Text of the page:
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Web Extra Monday, December 4, 2006 updated Dec. 6

Meteorite pre-dates solar system

When the Tagish Lake meteorite crashed to Earth six years ago, researchers suspected that it could provide one more clue to the origin of life, but instruments were not yet sophisticated enough to confirm a connection. That connection could soon turn up, as a team of NASA researchers recently reported finding organic material in the meteorite fragments that pre-dates the solar system.

Researchers have long speculated that comets and meteorites could have brought the basic ingredients of life to ancient Earth, especially some important simple organic molecules such as amino acids. Organic materials, such as those found by the NASA team, might have played some role in the pre-biotic development of early life, the team reported Dec. 1 in Science. "We may be one step closer to knowing where our ancestors came from," says Keiko Nakamura-Messenger of NASA's Johnson Space Center, and lead author of the new study.

The Tagish Lake meteorite — the black rock shown at right, next to the hammer for scale crash-landed on the frozen British Columbia lake in 2000. New research suggests that the meteorite pre-dates our solar system. Images are copyright of the University of Western Ontario and the University of Calgary.

The meteorite, which landed in British Columbia in 2000, contains tiny hollow globules whose carbon-rich shells may have been containers for early organic molecules. Although the existence of globules is not news — they were recognized several years ago — it wasn't until last year that NASA had instruments powerful enough to analyze the globules' nanometer-thin walls, and until now, their composition and origin remained unknown.

The team's recent analysis revealed that the isotopic signature of these walls, or rinds, is very different from what we find in our solar system. The rinds are composed largely of carbon, but also contain hydrogen, nitrogen and deuterium. Their unusual isotopic signature "immediately identifies this material as not being of solar system origin," says Peter Brown, a meteor physicist at the University of Western Ontario, who co-authored the first Tagish Lake meteorite Science paper in 2000. "It's not homogenized with the rest of the isotopic soup of the early solar system," he says.

"If you started sampling birds, and trees, and people, and organic slime at the bottom of the ocean, you would get a certain range of carbon, hydrogen and nitrogen ratios," says Alan Hildebrand, a planetary scientist at the University of Calgary, and a co-author on the 2000 Science paper. "And that's all you would find, so the fact that [Tagish has] different isotope ratios tells us that the material came from somewhere else: It can't be terrestrial in origin."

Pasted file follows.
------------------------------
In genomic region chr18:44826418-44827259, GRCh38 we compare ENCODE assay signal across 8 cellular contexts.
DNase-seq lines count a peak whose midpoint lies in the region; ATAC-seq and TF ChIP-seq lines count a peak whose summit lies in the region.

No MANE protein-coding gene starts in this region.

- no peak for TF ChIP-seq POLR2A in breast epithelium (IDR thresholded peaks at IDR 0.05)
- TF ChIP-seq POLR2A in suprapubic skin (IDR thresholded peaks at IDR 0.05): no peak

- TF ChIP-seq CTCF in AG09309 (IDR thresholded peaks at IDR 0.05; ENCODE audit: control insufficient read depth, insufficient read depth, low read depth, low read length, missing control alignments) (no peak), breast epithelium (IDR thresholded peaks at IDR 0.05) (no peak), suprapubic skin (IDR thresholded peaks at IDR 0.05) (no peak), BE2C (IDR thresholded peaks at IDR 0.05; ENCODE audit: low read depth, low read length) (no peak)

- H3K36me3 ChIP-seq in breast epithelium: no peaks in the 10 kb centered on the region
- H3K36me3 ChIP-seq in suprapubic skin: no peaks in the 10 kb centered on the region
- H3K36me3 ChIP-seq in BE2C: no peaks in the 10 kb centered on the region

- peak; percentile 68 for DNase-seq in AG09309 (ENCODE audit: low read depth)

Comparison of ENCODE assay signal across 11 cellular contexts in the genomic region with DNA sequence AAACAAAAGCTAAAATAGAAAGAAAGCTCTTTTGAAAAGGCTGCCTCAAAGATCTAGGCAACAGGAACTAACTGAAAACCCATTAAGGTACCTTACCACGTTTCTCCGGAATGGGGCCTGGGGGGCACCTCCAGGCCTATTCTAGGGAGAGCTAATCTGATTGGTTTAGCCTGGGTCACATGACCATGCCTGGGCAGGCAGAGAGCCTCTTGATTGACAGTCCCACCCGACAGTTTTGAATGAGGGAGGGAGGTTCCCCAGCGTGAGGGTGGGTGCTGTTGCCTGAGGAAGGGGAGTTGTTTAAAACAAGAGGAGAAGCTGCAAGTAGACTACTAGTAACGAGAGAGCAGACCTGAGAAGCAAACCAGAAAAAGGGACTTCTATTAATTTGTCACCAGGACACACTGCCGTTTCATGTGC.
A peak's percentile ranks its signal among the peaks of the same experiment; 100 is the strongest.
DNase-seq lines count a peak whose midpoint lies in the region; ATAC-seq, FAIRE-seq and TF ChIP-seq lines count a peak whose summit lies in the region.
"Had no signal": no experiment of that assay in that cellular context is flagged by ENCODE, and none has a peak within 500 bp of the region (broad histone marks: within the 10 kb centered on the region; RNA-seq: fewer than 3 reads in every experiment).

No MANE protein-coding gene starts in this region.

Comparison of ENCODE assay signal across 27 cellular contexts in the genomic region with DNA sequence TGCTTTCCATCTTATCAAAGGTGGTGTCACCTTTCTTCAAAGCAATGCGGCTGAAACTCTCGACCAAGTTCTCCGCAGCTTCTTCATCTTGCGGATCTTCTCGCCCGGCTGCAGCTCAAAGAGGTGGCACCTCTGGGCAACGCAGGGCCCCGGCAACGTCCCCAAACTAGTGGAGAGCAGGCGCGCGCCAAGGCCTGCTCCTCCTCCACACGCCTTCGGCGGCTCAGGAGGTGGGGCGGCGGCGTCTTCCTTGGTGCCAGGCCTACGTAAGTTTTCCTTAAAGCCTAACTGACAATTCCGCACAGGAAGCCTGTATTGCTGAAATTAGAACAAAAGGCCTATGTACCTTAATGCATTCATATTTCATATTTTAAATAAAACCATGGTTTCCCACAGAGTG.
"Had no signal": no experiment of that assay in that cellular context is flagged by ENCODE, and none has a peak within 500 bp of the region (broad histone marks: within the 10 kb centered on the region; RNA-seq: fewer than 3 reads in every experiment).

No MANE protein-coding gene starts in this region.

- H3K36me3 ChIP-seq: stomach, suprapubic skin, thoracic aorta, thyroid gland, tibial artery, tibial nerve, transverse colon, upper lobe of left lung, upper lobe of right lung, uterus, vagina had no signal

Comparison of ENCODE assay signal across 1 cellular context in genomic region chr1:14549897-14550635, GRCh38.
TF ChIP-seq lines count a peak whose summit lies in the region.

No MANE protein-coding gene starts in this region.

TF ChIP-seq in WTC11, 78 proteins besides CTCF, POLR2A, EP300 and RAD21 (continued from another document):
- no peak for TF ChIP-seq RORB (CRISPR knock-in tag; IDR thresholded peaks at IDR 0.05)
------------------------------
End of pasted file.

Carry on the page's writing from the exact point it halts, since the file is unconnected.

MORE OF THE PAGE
Indeed, Nakamura-Messenger's team's research on isotopic ratios showed that the globules formed at about negative 260 degrees Celsius, near absolute zero. Such extreme conditions have never occurred on Earth or anywhere in its neighborhood in the history of the solar system, Nakamura-Messenger says. For this reason, she suggests that the meteorite's material originated either in the Kuiper Belt — the family of bodies orbiting beyond Neptune — or more likely, in the molecular dust cloud that would later collapse to form the solar system.

But how that organic material came to exist on a meteorite on Earth is another question. Scientists suggest that when ice grains in molecular clouds get close to a young, hot star, the star's ultraviolet radiation changes the ice into an organic substance. During solar system formation, the globules were incorporated into small structures, which then stuck together to form asteroids, planets and in some cases, the rocks that would eventually crash to Earth as meteorites.

"Knowing now where things fit in, that's exciting," Brown says, "because previously people didn't known whether this organic material was created in the asteroid itself." These structures, he says, "are clearly not formed in situ in the asteroid."

After collecting fragments of a meteorite that crashed to Earth on the frozen Tagish Lake in British Columbia in 2000, researchers have been working to analyze the meteorite.

Brown was alerted to the meteorite's existence in 2000 by the Department of Defense's space-based sensors, which detected the shower of fireballs. Usually, meteorites come in over the Pacific and are lost in the ocean, he says, but this one crash-landed on the frozen Tagish Lake. Jim Brook, a local resident, collected many fragments in plastic bags, careful to avoid contamination, and kept them frozen.

"The nice thing about Tagish Lake is that there is a lot of pristine material," Brown says. Tagish is "the sort of material that would have bombarded the early Earth with great frequency," possibly setting the stage for the development of life.

The same is probably true of most planetary systems in our galaxy, however, Hildebrand says. "Organic does not mean produced by life, but just containing carbon, hydrogen, oxygen and nitrogen." Life on Earth is carbon based, but carbon exists throughout the atmosphere, he says. "I think [the team's] work is very significant, but I think the origin of life thing is hyped," he says. The real significance of the recent findings, he says, is the insight they provide into the chemical processes inside molecular clouds. "It's quite exciting that they've been able to show that these components are pre-solar and infer their place of origin."

Sally Adee
Geotimes contributing writer

Links:
"Reflections on the Tagish Lake meteorite," Geotimes, November 2001
"Peeking into planetary past," Geotimes, November 2000

NASA site about the meteorite

University of Calgary, University of Western Ontario information about the meteorite

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